by Olga Godim
Part 1 and part 2|
appear in this issue.
“Your aura was purple in the tavern, do you know?” Mark chuckled unexpectedly.
Kiryll stole a glance at him and a grin stretched his own mouth wide. “Do they have a carousel at the fair?” he asked, pushing aside his unfortunate fumbling with magic. For the moment. He would think it through later.
“Yes,” Mark said. “You’ll love it.”
Kiryll enjoyed the gilded carousel, the performers’ tricks, the gaudy booths, and the shopping. He had never had anything bought for him before. They almost left the fair a few candlemarks later, when Kiryll’s eyes alighted on a baker’s stall. The blackberry tarts, his favorite, looked delicious, and his mouth watered.
Ashamed to ask Mark for anything else, he fantasized silently, imagining a juicy tart in his good, un-bandaged hand. They had already passed the stall, when he glanced at his wet fingers in puzzlement. Squashed in his fist, a tart dripped its black juice to the ground. Paling, Kiryll stopped cold. Mark followed his agonized gaze to the unfortunate tart. The baker hadn’t noticed his missing pastry yet.
“I didn’t mean to,” Kiryll whispered. The nasty hammers in his head started their painful drumming again and the beat spread rapidly to his entire body. “I just thought about a damn tart. I didn’t want to steal it.” The timbre of his voice rose to a screech. The gray despair that bloomed in his soul the night of Azza’s death lifted its ugly head again. His blighted magic deprived him of fantasy, turning a simple wish into a robbery. What was he to do?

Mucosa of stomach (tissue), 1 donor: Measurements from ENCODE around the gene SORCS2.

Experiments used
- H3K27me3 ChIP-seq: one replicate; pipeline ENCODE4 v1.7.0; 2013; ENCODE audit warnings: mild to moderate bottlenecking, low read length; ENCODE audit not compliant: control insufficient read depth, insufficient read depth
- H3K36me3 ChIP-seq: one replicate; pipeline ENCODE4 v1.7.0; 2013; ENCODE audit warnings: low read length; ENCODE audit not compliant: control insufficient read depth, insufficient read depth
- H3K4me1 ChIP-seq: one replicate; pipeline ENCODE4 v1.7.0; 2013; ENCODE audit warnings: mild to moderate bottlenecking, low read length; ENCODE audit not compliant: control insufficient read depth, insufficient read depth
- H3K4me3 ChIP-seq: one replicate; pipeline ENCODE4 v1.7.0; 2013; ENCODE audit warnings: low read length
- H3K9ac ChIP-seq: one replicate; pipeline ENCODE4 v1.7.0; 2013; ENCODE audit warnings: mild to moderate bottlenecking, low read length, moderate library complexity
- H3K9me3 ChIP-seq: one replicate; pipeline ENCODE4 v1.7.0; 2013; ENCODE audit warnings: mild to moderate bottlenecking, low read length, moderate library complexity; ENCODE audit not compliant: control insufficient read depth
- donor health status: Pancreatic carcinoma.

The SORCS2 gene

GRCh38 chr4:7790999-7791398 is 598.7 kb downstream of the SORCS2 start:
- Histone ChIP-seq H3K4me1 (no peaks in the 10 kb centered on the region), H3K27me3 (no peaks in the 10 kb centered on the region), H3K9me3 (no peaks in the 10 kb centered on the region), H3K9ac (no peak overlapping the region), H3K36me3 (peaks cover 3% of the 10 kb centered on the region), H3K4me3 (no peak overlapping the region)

“I know,” Mark soothed. “It’s no big deal. I’ll pay for the tart.”
“I don’t want your accursed tart! I don’t want your accursed magic! It’s only good for killing and stealing. I want to go home and be normal!” Shouting obscenities, Kiryll flung the smashed tart to the ground, and ignoring Mark’s calls, sprinted towards the closest fair exit. He needed to get away from tarts, people, and wishes.
His headlong rush had ended outside of town, in a little dale, where small local cows grazed indifferently and dragonflies flitted around on their iridescent wings. The cowherd drowsed in the shade of young aspens. Stopping behind a hazelnut thicket, Kiryll absently licked the sweet juice from his sticky palm. His head still ached dully. He couldn’t even allow himself to wish for anything. If his magic worked this way, he didn’t want it. He wished to get rid of the darned thing. There must be a way. The lady-magician Mark talked about should be able to remove it from his head.
Maybe he could do it himself, the unbidden thought sprang up. He wished for a tart and he got it. He wished to kill those beasts and he did. Maybe if he tried hard, he could get rid of magic. Kiryll closed his eyes and concentrated, feeling the vermilion mist swirling around him, ready for his wish. He pushed it away, far from him, to be rid of the nuisance, and heard, as if from a great distance, the frightened mooing of the cows and the terrified screams of the herder. Something had gone wrong again!